Ocean Chemistry & EcosystemsThe Ocean Chemistry and Ecosystems Division supports NOAA’s mission to understand our oceans and coasts, aid conservation and management of marine ecosystems, and predict changes to these valuable resources. We work on a variety of research topics including the global rise of carbon dioxide, the ability of our ecosystems to support marine life, the safety of our swimming waters, and the health of coral reefs here and across the globe.
We collect and analyze Ocean Acidification, Coral Data, Ecosystem Data, and Carbon Data. Click the thumbnails to visit the Data page and get access.
New study establishes monitoring framework for evaluating reef persistence under climate change and ocean acidification
Webb, A.E., Enochs, I.C., van Hooidonk, R. et al. Restoration and coral adaptation delay, but do not prevent, climate-driven reef framework erosion of an inshore site in the Florida Keys. Sci Rep 13, 258 (2023).
For reef framework to persist, calcium carbonate production by corals and other calcifiers needs to outpace loss due to physical, chemical, and biological erosion. This balance is both delicate and dynamic and is currently threatened by the effects of ocean warming and acidification. Although the protection and recovery of ecosystem functions are at the center of most restoration and conservation programs, decision makers are limited by the lack of predictive tools to forecast habitat persistence under different emission scenarios. To address this, we developed a modelling approach, based on carbonate budgets, that ties species-specific responses to site-specific global change using the latest generation of climate models projections (CMIP6). We applied this model to Cheeca Rocks…
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Engage With Our Science
Research involving Environmental DNA or “eDNA” is an exciting and emerging area of science that can help scientists to manage endangered species, invasive species, and monitor the biodiversity of ecosystems. Learn about environmental DNA through the “Exploring Environmental DNA” video series that covers what “eDNA” is, environmental DNA sampling technology developed at NOAA AOML, and a hands-on activity for DNA extraction.
Maintain Ocean Observing Networks
GO-SHIP brings together scientists with interests in physical oceanography, the carbon cycle, marine biogeochemistry and ecosystems, and other users and collectors of hydrographic data to develop a globally coordinated network of sustained hydrographic sections as part of the global ocean/climate observing system.
The AOML small boat program maintains four small boats (a 22 foot flats boat, a 24 foot catamaran, a 25 foot dusky cuddy cabin, and a 21 foot center console) that allows AOML to conduct a variety of coastal research. Research conducted on the small boats allows AOML scientists to investigate coastal ecosystem, chemical, and oceanographic processes, including on Florida Coral Reefs.
The Carbon Dioxide (CO2) laboratory based out of NOAA/ AOML processes samples from research cruises around the world to determine the CO2 uptake by the ocean and to monitor the effect of carbon uptake on ocean health. Sampling is performed at sea during open ocean and coastal cruises and processed in the onboard mobile CO2 laboratory or AOML, depending on the nature of the project. Sampling is done to through the whole water column so we can learn more about how the ocean takes up and stores carbon. This collaborative effort between AOML, universities, and other NOAA organizations provides long-term datasets which can be used to measure the changes in carbon content and its effect on the health of the oceans over time.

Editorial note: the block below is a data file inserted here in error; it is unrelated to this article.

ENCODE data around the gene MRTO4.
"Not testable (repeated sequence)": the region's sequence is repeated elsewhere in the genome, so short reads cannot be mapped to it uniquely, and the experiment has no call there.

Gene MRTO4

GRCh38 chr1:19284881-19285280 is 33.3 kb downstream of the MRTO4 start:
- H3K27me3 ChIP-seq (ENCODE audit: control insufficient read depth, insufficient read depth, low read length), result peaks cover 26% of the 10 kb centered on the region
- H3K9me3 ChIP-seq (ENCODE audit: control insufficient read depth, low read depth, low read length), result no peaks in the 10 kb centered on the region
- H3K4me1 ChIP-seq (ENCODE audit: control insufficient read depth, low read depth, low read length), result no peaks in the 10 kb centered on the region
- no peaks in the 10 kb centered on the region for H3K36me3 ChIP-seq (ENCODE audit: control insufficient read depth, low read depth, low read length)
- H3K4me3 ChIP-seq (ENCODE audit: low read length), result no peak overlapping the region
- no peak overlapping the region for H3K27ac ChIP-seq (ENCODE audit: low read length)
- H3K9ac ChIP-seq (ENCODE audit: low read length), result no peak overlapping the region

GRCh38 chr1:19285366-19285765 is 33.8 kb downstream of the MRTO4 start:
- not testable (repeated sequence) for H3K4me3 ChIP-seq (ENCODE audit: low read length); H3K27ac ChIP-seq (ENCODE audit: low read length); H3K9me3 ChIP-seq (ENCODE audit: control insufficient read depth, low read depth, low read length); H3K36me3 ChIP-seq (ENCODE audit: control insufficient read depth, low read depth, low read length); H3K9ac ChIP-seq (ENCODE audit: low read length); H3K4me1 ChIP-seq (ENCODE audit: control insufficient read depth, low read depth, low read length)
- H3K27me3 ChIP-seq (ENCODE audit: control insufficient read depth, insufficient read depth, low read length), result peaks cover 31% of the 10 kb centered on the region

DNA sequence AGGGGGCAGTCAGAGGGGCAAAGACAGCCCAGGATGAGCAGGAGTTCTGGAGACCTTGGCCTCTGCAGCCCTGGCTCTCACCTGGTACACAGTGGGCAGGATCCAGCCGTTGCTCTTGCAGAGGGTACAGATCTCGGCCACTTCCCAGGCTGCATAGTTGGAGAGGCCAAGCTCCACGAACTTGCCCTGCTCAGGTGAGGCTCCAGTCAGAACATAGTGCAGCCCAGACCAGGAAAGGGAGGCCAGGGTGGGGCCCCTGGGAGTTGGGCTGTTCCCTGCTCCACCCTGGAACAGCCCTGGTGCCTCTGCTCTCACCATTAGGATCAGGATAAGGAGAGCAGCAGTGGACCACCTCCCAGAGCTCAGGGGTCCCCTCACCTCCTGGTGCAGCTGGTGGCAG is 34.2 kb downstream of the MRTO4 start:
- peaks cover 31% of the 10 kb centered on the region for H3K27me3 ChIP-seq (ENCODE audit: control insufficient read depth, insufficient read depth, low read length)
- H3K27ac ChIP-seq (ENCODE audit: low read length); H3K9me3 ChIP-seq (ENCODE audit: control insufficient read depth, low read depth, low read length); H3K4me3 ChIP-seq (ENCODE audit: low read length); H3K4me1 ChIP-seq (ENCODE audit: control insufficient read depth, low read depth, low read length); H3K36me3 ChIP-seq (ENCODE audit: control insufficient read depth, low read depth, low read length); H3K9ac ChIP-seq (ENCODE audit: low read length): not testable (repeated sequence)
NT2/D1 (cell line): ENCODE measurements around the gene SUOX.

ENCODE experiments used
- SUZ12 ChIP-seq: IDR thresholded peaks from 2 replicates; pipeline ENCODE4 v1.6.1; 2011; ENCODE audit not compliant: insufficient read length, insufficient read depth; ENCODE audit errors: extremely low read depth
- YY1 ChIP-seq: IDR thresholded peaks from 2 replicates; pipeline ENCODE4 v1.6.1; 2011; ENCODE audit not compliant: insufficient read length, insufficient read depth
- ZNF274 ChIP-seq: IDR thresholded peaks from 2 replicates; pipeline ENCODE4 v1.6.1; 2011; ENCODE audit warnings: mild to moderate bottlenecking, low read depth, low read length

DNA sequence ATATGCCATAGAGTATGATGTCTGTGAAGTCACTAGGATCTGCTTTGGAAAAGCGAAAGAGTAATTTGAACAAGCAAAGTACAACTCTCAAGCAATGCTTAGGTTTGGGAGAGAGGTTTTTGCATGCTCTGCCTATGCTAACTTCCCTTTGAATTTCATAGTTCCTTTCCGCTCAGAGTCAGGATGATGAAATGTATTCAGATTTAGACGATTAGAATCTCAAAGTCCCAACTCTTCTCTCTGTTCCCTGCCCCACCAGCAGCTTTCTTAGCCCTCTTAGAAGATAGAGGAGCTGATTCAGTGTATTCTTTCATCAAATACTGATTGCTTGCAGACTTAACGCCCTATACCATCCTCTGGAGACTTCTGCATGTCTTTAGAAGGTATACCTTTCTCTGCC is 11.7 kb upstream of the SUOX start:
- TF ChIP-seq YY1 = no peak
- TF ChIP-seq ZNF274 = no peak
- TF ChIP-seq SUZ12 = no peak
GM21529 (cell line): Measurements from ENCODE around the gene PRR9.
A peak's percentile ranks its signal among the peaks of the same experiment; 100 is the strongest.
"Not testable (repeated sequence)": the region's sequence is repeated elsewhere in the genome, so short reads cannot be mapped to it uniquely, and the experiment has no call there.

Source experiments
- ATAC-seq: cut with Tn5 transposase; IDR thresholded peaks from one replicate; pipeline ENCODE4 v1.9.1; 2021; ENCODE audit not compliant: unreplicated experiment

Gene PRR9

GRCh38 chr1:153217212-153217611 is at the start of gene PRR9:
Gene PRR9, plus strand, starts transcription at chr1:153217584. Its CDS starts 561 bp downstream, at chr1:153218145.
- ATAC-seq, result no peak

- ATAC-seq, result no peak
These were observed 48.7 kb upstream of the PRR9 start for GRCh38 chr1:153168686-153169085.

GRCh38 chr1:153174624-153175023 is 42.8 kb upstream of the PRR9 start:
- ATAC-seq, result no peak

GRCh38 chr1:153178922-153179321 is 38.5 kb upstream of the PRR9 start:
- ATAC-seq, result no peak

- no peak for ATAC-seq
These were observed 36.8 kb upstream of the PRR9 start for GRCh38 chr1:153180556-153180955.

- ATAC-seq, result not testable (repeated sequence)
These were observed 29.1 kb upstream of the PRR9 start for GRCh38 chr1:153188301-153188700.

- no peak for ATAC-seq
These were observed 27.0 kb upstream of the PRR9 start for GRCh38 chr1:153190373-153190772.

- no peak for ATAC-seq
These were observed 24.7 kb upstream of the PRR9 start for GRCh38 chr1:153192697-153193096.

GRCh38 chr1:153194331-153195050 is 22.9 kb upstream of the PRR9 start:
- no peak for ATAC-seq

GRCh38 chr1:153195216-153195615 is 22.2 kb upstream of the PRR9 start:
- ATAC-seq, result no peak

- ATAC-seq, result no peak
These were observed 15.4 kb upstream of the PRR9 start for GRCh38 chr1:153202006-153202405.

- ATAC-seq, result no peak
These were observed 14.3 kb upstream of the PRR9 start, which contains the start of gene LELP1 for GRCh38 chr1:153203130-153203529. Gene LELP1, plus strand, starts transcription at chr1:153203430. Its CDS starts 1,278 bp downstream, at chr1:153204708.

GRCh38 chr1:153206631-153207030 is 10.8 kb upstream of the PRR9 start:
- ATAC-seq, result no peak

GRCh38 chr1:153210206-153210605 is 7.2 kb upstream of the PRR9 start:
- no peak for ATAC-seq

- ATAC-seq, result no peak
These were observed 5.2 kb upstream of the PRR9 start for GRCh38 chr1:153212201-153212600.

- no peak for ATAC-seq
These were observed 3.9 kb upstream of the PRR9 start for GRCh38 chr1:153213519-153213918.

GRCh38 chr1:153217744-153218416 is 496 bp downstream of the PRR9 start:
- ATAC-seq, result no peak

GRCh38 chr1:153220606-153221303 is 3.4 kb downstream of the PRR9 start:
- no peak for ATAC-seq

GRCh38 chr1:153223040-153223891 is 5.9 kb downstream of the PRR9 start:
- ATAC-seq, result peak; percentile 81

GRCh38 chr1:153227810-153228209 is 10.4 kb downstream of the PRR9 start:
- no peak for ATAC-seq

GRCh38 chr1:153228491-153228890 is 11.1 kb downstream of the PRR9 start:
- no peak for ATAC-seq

The Experimental Reef Lab (ERL) at the University of Miami was designed and built by AOML and CIMAS to precisely manipulate conditions reef organisms will experience in the future. The lab has 16 completely separate aquarium systems which each can be programmed to have different pH, temperature, and light. One of the unique features of the lab is the fully automated control and logging, facilitating real-time manipulation of dynamic treatment levels. Scientists have used the Experimental Reef Lab’s system to study how certain genotypes of corals may be more resilient to temperature stress, how daily pH fluctuations enhance coral growth, and how ocean acidification will lead to accelerated reef erosion, among other things. Visit the Lab Page.
AOML’s Ocean Chemistry and Ecosystems Division has taken a visionary approach to answering our most pressing questions about coral reef health by stepping outside of science and embracing new technology to engineer in-house solutions for underwater sampling. For more information about the Advanced Manufacturing and Design Laboratory, visit the Lab Page.
Genome-based techniques improve our ability to characterize and monitor ecosystems. By identifying and studying genomic markers, we can protect fisheries resources and endangered species, locate resources to make advances in pharmaceutical research, and even find natural resources like oil and gas reserves. Genome-based methods include genomics, proteomics, and other “-omics” methods; collectively we call these methods Omics.
One challenge of Omics technologies is that the pace of data generation has outstripped our ability to analyze it. To help address the backlog, AOML has been working to increase bioinformatics capacity, which is critical to the success of all Omics projects. AOML has secured servers dedicated to bioinformatics analysis, hired young scientists to help with analysis, and created user groups (local and NOAA-wide) to provide support.
Who We Are
| Chris Kelble, Ph.D.
Director, Ocean Chemistry & Ecosystems Division
| Jasmin John
Deputy Director, Ocean Chemistry & Ecosystems Division